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GOP: The Democrat’s Drought and Wildfire Bill Falls Short

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House Minority Leader Congressman Kevin McCarthy (R-Bakersfield) delivered a speech on the House Floor on how the House Democrat drought and wildfire bill fails to deliver for our community.

McCarthy was Tuesday’s KVML “Newsmaker of the Day”. Here are his words from July 29th:

“Mr. Chairman, while it’s been described as a solution to both the drought and the wildfires devastating western states, this bill does little to address either issue.

But later this morning the House will consider my amendment, which would simply establish a program to incentivize larger communities to integrate nearby smaller, rural communities into their drinking water systems when the smaller communities’ drinking water wells run dry.

In my district, the community of Tooleville has run out of water as the groundwater table drops and aging infrastructure fails or becomes obsolete. While the long-term solution is to connect Tooleville to the City of Exeter’s drinking water system, that can be expensive for both Exeter and Tooleville. This amendment would reduce connection costs for Tooleville residents while also enabling Exeter to increase its water supply to meet increased demand with its new customers.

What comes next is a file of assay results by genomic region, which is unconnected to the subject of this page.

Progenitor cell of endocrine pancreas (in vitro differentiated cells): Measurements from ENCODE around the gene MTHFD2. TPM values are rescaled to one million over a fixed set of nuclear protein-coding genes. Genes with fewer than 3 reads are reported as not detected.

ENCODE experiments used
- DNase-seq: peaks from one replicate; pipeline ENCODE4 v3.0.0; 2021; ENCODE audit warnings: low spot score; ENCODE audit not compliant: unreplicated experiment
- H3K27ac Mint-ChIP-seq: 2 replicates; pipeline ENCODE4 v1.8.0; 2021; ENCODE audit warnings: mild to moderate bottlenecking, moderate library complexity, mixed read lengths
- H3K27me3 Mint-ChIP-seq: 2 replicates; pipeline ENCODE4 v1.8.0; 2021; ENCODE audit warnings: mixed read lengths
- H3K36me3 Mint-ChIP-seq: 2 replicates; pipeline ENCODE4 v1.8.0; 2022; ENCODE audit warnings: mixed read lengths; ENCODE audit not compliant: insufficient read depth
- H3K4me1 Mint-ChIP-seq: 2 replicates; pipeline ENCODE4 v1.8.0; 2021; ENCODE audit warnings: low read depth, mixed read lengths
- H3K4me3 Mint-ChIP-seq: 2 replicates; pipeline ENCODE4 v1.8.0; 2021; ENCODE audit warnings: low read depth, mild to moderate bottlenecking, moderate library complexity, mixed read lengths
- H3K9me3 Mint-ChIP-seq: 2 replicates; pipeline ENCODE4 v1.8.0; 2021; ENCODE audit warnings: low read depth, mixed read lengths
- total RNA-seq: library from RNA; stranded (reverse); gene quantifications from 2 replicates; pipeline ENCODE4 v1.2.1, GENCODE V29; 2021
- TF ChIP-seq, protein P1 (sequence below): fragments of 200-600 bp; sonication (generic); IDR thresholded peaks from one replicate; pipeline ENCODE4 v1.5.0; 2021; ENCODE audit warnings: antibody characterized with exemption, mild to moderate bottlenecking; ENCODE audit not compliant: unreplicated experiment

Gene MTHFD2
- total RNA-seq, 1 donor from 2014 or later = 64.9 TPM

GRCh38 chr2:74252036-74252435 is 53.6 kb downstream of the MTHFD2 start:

Tulare County advises me that if California’s drought continues, more small and rural communities in my district with older infrastructure could meet a similar fate as groundwater tables drop, making this amendment even more important. We can’t leave our western communities vulnerable to drought and aging infrastructure, and I encourage my colleagues to support my amendment.

Mr. Chairman, I ask unanimous consent to insert into the record a letters supporting my amendment from the County of Tulare, the County of Kern, and the City of Exeter, all of which are located in my congressional district.

Communities like Tooleville won’t get access to the water they need by Congress spending billions of dollars on studies, plans, or new red tape for much-needed water infrastructure projects.